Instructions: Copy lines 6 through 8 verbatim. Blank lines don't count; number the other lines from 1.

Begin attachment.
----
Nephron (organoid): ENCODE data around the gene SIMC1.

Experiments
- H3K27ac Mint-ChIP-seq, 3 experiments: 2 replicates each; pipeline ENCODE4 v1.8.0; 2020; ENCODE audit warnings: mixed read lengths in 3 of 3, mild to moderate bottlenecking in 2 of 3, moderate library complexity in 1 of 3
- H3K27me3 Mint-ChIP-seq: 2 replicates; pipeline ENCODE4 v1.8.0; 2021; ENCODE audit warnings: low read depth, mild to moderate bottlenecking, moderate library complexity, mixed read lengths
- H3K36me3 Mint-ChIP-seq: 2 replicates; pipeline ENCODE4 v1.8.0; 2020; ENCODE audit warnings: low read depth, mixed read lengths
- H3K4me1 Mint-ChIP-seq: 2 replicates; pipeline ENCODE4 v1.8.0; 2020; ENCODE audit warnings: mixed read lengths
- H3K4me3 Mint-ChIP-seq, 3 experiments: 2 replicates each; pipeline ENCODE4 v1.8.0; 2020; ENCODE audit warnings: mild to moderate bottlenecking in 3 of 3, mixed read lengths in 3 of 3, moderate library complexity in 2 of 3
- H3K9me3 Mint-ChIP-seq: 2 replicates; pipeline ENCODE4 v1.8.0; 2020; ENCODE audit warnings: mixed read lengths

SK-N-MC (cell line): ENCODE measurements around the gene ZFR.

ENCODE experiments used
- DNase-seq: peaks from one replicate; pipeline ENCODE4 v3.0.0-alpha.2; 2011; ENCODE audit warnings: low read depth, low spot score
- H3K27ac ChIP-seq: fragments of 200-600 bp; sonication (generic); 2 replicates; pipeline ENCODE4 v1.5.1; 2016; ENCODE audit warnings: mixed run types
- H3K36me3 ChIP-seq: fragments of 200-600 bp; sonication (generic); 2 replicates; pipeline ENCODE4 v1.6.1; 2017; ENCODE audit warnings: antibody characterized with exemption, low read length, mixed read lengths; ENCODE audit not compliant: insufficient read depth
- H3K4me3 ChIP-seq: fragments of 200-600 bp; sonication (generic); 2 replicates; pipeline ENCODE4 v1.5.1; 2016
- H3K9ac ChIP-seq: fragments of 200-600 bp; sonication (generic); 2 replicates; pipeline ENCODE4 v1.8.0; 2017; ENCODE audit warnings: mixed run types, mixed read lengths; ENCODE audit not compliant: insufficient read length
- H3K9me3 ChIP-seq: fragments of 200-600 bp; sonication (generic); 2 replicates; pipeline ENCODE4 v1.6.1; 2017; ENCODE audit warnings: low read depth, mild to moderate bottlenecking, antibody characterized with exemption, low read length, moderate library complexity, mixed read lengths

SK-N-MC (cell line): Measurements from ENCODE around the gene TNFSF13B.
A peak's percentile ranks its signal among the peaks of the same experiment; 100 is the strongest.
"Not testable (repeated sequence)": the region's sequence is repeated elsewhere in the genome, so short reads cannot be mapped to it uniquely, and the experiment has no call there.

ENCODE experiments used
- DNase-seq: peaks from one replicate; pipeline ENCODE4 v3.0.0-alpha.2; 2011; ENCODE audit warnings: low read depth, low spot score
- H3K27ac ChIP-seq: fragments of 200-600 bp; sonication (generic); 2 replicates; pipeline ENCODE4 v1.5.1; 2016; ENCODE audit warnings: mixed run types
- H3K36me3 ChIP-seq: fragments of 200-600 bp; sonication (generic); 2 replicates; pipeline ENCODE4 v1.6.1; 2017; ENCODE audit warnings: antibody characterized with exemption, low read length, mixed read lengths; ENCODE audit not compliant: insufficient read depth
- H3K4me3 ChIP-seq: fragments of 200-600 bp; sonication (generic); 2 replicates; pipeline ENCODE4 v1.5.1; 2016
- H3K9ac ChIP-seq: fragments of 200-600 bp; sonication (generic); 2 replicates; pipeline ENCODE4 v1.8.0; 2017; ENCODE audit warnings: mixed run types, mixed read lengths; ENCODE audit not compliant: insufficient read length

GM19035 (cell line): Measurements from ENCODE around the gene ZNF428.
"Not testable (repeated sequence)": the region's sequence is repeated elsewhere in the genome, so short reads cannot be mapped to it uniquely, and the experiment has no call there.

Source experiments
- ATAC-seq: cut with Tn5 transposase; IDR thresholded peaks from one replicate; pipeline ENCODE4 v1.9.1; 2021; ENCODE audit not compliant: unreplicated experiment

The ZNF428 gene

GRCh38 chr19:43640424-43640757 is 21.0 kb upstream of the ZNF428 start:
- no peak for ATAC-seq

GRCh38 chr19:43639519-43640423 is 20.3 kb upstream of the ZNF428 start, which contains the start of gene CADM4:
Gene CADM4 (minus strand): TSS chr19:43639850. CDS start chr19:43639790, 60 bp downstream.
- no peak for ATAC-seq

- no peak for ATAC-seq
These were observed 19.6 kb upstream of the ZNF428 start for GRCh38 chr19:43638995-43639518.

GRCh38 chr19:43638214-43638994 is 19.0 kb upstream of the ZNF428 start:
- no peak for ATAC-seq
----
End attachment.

- H3K4me1 Mint-ChIP-seq: 2 replicates; pipeline ENCODE4 v1.8.0; 2020; ENCODE audit warnings: mixed read lengths
- H3K4me3 Mint-ChIP-seq, 3 experiments: 2 replicates each; pipeline ENCODE4 v1.8.0; 2020; ENCODE audit warnings: mild to moderate bottlenecking in 3 of 3, mixed read lengths in 3 of 3, moderate library complexity in 2 of 3
- H3K9me3 Mint-ChIP-seq: 2 replicates; pipeline ENCODE4 v1.8.0; 2020; ENCODE audit warnings: mixed read lengths